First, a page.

Phishing attacks have wreaked havoc in the crypto industry. In a recent move to combat cyber fraud, the National Fraud Intelligence Bureau (NFIB) in the United Kingdom announced the blocking of 43 web domains associated with fraudulent activities.
Spearheaded by the City of London Police, this crackdown follows the discovery of a spoof email address masquerading as the legitimate crypto site blockchain.com.
43 Suspicious Web Domains Blocked
According to Pete O’Doherty, the temporary commissioner of the City of London Police, 42 additional suspicious web domains, such as “actionfraud.info” and “department-fraud.com,” were blocked upon detection.
The NFIB highlighted the importance of promptly reporting cybercrimes through their official channels and hotline, urging victims to come forward.
As of December 2023, the NFIB has already removed nearly 300,000 malicious websites, demonstrating the scale of the ongoing threat.
Among the various fraudulent schemes, some attempts even resort to claiming unsuspecting recipients have won prizes like a Tupperware set, highlighting the diverse tactics used by cybercriminals.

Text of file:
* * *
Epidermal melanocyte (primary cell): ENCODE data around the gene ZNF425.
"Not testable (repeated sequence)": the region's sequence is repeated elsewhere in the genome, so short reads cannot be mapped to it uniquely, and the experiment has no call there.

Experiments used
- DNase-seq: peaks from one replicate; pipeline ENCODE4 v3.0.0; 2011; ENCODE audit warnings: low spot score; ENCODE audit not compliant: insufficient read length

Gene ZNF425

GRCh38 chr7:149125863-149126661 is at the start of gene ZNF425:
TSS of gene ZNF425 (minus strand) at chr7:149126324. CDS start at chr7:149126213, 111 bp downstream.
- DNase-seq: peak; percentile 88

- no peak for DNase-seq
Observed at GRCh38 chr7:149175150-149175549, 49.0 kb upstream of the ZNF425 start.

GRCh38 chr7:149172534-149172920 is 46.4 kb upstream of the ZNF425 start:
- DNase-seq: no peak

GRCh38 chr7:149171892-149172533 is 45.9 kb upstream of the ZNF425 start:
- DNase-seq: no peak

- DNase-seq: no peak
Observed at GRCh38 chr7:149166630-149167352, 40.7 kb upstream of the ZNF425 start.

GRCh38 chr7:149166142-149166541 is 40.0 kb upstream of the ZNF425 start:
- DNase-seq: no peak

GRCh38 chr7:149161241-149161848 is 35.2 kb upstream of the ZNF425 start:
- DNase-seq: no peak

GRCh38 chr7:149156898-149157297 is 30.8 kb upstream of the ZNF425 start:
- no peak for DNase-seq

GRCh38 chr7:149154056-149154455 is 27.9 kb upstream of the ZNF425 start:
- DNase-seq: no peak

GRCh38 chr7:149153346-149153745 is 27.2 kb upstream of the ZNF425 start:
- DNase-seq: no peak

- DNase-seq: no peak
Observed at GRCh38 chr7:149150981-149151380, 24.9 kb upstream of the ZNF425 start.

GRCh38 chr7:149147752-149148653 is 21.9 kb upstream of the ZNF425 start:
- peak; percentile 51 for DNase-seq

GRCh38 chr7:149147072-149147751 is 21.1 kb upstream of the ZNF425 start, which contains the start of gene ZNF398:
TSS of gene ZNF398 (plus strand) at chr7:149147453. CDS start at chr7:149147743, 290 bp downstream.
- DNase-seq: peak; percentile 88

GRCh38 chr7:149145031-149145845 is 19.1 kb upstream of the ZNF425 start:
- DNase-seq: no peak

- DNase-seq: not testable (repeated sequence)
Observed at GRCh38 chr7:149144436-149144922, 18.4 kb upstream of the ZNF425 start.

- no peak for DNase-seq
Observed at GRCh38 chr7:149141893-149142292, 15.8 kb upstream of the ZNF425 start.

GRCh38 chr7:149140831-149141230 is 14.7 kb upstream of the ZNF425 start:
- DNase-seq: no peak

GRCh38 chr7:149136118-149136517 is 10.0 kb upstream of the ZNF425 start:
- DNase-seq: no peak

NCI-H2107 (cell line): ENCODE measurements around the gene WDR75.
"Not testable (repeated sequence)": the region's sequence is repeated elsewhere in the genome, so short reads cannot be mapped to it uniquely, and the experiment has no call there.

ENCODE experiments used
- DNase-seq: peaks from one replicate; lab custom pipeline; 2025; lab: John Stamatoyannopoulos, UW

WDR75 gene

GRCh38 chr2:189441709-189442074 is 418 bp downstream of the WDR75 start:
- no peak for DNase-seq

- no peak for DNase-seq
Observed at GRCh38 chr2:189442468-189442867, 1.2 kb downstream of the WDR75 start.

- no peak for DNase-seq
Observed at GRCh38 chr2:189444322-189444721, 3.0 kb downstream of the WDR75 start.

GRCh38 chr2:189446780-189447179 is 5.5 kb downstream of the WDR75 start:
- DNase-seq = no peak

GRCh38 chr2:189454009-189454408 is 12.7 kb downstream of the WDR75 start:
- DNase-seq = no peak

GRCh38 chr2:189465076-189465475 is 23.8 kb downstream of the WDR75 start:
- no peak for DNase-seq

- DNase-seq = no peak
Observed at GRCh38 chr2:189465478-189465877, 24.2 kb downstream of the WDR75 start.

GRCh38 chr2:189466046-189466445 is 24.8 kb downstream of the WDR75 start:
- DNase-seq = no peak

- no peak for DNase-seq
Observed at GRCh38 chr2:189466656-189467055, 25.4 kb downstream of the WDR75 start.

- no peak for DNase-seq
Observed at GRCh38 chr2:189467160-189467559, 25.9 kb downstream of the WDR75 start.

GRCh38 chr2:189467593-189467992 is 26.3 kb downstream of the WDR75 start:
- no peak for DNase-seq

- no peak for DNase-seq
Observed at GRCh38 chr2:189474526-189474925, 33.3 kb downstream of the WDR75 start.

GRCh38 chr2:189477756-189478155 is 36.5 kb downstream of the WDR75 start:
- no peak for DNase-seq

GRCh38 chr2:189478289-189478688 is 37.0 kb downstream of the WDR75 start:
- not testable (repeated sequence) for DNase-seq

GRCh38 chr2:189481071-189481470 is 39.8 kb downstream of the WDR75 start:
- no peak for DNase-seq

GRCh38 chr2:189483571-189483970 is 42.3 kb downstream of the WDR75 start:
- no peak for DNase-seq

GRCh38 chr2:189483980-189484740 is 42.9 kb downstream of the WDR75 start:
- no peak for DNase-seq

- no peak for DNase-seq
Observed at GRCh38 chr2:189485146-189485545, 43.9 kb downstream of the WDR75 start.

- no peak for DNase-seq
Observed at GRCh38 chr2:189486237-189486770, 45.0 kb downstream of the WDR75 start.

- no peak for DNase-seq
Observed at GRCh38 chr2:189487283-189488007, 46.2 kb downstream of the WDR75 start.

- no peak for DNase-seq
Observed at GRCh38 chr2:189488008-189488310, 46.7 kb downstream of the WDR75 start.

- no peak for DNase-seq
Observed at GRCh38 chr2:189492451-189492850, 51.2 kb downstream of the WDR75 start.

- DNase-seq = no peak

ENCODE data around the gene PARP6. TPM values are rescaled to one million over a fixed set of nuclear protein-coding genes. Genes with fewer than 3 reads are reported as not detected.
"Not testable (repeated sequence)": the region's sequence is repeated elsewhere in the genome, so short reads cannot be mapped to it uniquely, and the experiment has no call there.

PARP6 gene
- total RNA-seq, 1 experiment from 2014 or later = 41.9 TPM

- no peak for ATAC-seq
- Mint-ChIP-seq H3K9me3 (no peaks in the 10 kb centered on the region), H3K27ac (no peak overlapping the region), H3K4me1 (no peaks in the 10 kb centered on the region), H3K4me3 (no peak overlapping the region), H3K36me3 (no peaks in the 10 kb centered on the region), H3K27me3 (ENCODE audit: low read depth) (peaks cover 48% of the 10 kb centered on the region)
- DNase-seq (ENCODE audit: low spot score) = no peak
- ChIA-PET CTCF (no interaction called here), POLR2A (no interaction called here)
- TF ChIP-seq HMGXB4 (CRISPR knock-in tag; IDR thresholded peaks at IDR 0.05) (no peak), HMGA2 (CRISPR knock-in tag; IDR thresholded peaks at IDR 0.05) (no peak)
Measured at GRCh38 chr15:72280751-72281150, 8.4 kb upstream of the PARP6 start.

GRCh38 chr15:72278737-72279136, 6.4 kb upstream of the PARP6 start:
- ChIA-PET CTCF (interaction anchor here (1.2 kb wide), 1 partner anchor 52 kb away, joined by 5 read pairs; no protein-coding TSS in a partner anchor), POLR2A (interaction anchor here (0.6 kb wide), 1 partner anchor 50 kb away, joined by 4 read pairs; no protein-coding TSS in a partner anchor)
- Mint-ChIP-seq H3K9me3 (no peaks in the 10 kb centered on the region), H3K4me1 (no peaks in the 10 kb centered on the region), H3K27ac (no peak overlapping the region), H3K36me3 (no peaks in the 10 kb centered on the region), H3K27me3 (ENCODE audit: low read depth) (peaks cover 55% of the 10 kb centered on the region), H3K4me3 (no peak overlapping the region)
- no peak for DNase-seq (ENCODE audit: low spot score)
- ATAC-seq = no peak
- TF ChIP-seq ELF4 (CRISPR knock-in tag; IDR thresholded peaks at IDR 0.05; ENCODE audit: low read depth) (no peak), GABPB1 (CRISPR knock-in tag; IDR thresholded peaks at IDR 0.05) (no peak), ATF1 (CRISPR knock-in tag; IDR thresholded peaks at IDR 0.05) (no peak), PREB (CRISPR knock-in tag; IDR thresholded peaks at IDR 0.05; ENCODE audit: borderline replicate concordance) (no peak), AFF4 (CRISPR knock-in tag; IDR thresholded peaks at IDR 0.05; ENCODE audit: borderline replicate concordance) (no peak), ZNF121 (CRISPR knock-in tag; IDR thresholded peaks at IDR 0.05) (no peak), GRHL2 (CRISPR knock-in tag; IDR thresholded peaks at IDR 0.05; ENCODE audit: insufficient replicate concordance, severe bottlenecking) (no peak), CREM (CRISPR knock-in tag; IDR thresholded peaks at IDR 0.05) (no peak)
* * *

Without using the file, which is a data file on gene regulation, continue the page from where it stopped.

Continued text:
Even with proactive actions taken, phishing continues to pose a persistent threat in the industry. However, following best practices for cold wallet usage, protecting seed phrases, conducting regular security audits and updates, refraining from clicking on unfamiliar links and staying vigilant can help in safeguarding assets.
Increasing Phishing Attacks
Scam Sniffer’s latest analysis indicated an increase in phishing attacks in January coinciding with heightened activity within crypto communities following a series of airdrops in the previous month.
Data reveals that scammers set up more than 11,400 phishing websites in January, posing as platforms like Manta Network, Frame, SatoshiVM, AltLayer, Dymension, zkSync, Pyth, OpenSea, Optimism, Blast, and others.
These efforts yielded substantial gains as cybercriminals managed to steal nearly $55 million worth of digital assets across Ethereum Virtual Machine-based networks, with the top seven victims collectively losing $17 million.
A similar analysis by SlowMist’s security team revealed that nearly 80% of comments under tweets of prominent projects were phishing scam accounts.